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Publication numberUS7621560 B2
Publication typeGrant
Application numberUS 11/347,078
Publication dateNov 24, 2009
Filing dateFeb 3, 2006
Priority dateFeb 7, 2005
Fee statusPaid
Also published asUS20060175816
Publication number11347078, 347078, US 7621560 B2, US 7621560B2, US-B2-7621560, US7621560 B2, US7621560B2
InventorsByron Spencer, Xiaoping Xu, Leslie A. Wade, Andrew P. Katsock
Original AssigneeKey Safety Systems, Inc
Export CitationBiBTeX, EndNote, RefMan
External Links: USPTO, USPTO Assignment, Espacenet
Horn switch
US 7621560 B2
Abstract
An assembly is provided for steering a vehicle including a steering wheel (18) with an armature (300); an air bag module (14) is coupled to the steering wheel and is operable to expand to absorb the kinetic energy of the driver. A horn switch (16) is coupled to the steering wheel and the air bag module. The horn switch is operable to generate an electrical signal based on an input from the driver. The horn switch includes a pair of electrically conductive elements (40, 42) operable to generate the signal.
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Claims(29)
1. An assembly comprising:
a horn switch assembly (16) comprising a first (40) and second (42) conductive member movable from a disengaged position to an engaged position, each of the first and second conductive members having a like plurality of electrical contact locations;
wherein the horn switch assembly includes a first or upper horn switch part molded about the first conductive member except for predetermined locations which form a first set of electrical contacts, and a second or lower horn switch part molded about the second conductive member except for predetermined locations which form a second set of electrical contacts, the first and second set of electrical contacts configured such that when the conductive members are in the engaged position one or more of the contacts of the first and second set of electrical contacts are in engagement.
2. The assembly according to claim 1 wherein the first and second conductive members are one of extruded into wire forms or stamped.
3. The assembly according to claim 1 wherein the first and second conductive members are one of U-shaped or C-shaped.
4. The assembly according to claim 1 wherein the first conductive member is rectangular and the second conductive member is one of oval or octagonal.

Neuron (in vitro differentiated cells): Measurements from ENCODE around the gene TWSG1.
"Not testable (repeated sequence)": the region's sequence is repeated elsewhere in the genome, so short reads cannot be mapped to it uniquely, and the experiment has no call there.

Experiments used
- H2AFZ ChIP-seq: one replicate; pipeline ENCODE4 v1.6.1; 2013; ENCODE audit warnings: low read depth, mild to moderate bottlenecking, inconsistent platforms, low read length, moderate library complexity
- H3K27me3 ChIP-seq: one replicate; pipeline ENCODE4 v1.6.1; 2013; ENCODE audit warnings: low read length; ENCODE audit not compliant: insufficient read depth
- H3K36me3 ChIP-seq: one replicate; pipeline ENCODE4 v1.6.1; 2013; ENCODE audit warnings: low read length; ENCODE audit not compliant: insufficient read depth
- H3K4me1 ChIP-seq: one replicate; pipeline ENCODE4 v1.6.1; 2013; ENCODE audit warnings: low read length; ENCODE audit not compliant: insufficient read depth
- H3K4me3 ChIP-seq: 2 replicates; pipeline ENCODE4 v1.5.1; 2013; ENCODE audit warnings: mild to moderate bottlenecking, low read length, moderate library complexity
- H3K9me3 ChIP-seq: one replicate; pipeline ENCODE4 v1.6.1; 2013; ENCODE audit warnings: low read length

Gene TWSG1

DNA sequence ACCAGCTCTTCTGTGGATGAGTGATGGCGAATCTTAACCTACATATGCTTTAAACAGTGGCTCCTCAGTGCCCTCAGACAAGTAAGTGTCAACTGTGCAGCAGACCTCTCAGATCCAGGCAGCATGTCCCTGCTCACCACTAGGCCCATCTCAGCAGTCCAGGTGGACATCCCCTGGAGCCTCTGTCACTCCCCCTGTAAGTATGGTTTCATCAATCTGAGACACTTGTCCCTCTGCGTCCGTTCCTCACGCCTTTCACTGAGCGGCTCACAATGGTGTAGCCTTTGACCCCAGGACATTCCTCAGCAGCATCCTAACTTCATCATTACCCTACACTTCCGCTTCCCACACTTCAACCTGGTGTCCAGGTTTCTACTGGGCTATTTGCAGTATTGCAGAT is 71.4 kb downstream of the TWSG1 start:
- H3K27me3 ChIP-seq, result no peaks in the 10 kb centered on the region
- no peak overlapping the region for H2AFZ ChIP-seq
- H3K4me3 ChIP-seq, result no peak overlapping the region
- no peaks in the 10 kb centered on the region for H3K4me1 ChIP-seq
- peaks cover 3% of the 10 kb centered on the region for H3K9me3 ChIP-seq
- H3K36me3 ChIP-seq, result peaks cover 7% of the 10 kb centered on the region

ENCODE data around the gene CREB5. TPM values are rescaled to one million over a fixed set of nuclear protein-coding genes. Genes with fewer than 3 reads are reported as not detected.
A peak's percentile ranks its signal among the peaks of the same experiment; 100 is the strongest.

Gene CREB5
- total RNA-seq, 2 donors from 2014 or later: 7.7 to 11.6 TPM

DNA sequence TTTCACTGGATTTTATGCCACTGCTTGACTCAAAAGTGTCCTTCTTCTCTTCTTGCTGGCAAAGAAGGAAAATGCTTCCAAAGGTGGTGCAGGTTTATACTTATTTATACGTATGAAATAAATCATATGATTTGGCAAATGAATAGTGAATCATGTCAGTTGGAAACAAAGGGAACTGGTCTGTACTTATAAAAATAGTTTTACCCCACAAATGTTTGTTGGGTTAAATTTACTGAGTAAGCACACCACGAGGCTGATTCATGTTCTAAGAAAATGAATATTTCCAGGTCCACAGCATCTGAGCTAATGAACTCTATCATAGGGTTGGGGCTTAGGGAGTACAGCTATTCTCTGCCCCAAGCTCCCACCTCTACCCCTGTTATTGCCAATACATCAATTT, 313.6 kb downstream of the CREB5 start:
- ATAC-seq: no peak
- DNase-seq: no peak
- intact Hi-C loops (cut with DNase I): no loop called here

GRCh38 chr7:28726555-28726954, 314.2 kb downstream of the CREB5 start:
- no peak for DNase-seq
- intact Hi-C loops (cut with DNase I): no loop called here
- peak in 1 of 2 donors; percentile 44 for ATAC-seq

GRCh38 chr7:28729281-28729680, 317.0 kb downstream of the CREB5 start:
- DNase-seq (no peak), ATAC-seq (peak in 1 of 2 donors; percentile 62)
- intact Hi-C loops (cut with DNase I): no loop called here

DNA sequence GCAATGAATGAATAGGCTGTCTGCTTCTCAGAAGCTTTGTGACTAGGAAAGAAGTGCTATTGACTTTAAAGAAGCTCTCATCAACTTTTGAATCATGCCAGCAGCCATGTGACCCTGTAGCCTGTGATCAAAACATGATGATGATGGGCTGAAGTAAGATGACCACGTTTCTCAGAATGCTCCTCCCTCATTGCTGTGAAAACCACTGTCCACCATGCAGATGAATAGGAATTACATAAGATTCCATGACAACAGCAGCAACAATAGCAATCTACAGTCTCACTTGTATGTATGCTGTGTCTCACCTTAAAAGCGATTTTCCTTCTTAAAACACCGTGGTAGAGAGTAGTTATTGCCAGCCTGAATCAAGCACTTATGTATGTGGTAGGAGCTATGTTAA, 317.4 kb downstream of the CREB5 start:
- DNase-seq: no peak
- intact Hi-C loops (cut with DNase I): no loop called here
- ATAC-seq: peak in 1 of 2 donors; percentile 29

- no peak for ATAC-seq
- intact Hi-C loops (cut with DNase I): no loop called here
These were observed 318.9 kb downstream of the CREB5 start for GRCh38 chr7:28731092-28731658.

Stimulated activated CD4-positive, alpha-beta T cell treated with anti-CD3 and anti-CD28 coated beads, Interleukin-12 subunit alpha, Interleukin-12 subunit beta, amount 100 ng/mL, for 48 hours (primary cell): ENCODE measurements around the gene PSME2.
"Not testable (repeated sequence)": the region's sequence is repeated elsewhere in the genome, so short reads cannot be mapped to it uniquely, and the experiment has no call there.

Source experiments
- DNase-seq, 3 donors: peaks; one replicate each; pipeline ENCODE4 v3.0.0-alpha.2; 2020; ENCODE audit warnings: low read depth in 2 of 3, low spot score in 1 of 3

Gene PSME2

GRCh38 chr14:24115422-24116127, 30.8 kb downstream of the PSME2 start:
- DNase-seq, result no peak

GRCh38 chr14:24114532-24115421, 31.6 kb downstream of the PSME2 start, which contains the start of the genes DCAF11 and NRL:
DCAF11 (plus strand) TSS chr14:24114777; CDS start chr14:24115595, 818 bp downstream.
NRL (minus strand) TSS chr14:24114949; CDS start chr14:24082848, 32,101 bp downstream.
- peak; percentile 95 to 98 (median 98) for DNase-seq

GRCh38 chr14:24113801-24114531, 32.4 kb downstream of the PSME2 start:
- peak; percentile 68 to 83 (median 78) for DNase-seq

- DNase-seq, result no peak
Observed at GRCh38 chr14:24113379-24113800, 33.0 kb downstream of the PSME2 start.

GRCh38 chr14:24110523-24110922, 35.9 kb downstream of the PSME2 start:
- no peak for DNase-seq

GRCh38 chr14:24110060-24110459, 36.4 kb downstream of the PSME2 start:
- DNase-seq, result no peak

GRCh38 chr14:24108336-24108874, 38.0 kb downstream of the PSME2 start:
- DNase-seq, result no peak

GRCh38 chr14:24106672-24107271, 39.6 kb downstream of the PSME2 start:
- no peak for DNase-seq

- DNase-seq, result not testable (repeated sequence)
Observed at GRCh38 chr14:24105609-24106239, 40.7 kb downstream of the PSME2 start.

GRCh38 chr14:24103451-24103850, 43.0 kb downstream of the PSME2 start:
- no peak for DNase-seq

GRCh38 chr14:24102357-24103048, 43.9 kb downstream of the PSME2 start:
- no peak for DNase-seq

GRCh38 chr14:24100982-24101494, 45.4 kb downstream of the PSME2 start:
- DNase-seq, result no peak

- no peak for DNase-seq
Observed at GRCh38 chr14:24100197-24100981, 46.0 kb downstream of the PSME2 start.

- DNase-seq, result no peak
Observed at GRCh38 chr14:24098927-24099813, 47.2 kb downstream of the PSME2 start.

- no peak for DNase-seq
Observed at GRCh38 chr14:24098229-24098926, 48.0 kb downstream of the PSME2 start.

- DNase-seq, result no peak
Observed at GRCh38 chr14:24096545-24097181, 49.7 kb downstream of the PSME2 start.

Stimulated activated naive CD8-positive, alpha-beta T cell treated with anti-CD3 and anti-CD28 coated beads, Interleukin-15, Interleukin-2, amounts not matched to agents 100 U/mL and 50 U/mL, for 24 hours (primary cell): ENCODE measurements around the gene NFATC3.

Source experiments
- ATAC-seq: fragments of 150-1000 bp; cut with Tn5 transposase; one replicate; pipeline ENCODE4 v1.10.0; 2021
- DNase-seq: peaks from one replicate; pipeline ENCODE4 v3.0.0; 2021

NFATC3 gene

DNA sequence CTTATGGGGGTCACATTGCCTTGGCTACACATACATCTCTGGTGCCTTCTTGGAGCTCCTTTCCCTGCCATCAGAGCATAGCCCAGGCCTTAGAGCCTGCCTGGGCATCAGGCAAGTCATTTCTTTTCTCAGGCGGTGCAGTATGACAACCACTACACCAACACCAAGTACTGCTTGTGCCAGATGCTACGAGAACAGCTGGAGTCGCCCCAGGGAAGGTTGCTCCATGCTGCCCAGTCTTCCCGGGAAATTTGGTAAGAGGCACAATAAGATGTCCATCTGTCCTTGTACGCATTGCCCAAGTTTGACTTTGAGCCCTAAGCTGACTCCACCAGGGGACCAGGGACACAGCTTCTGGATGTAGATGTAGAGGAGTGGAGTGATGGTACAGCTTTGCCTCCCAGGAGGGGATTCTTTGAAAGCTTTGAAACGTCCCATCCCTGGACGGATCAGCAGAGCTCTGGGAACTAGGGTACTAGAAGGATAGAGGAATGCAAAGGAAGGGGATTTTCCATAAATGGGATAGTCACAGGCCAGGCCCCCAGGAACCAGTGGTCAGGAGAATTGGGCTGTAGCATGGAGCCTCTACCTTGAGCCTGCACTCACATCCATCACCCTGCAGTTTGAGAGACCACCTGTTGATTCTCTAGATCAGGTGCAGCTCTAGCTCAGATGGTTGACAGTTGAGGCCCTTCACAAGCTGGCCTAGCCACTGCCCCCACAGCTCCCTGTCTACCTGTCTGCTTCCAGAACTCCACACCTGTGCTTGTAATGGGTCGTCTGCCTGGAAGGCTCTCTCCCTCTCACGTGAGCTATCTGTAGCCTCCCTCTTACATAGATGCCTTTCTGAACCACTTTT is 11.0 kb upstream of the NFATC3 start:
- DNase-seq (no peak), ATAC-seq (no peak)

5. The assembly according to claim 1 wherein the first and second conductive members are one of planar in shape or non-planar.
6. The assembly according to claim 1 wherein the first or upper horn switch part includes a set of first support members (60), each first support member located at a determinable portion of the first conductive member, each first support member includes a central cylindrical opening (76) therethrough and wherein the second horn switch part including a set of second support members (160), each first support member located at a determinable portion of the second conductive member, each second support member (160) including a cylinder with central cylindrical opening (176), each cylinder reciprocatively received in the opening (76) of a first support member.
7. The assembly according to claim 6 including at least one bias spring (54) urging the first and second horn switch housings apart.
8. The assembly according to claim 7 wherein the first and second horn switch housings are configured with a stop to limit separation of the housings.
9. The assembly according to claim 6 including a fixed support element (300) located below the horn switch and a movable element (20) for urging the upper horn switch housing toward the lower horn switch housing switch thereby closing at least one contact.
10. The assembly according to claim 9 wherein the movable element includes at least one locating pin (34, 37) received through the openings in the upper and lower horn switch housings (50, 52), the at least one pin extending to the fixed support element (300).
11. The assembly according to claim 10 wherein the fixed support element is an armature (300) of a steering wheel and wherein the movable element is an air bag module (14).
12. The assembly according to claim 1 wherein the upper horn switch housing (50) includes at least two first support members spaced apart wherein a portion of the first conductive member extends between the at least two first support members.
13. The assembly according to claim 12 wherein the at least two first support members are separated by a first distance and wherein a length, measured along said portion of the first conductive member, is longer than a first nominal distance.
14. The assembly according to claim 13 wherein the portion of the first conductive member is covered by an electrically insulative material.
15. The assembly according to claim 14 wherein the portion of the first conductive member includes an apex.
16. The assembly according to claim 15 wherein at least one portion of the first conductive member is not covered by an insulative member.
17. The assembly according to claim 15 wherein the uncovered portion of the at least one portion of the first conductive member is at or about the apex.
18. The assembly according to claim 1 wherein each of the first and second horn switch part is not electrically conductive.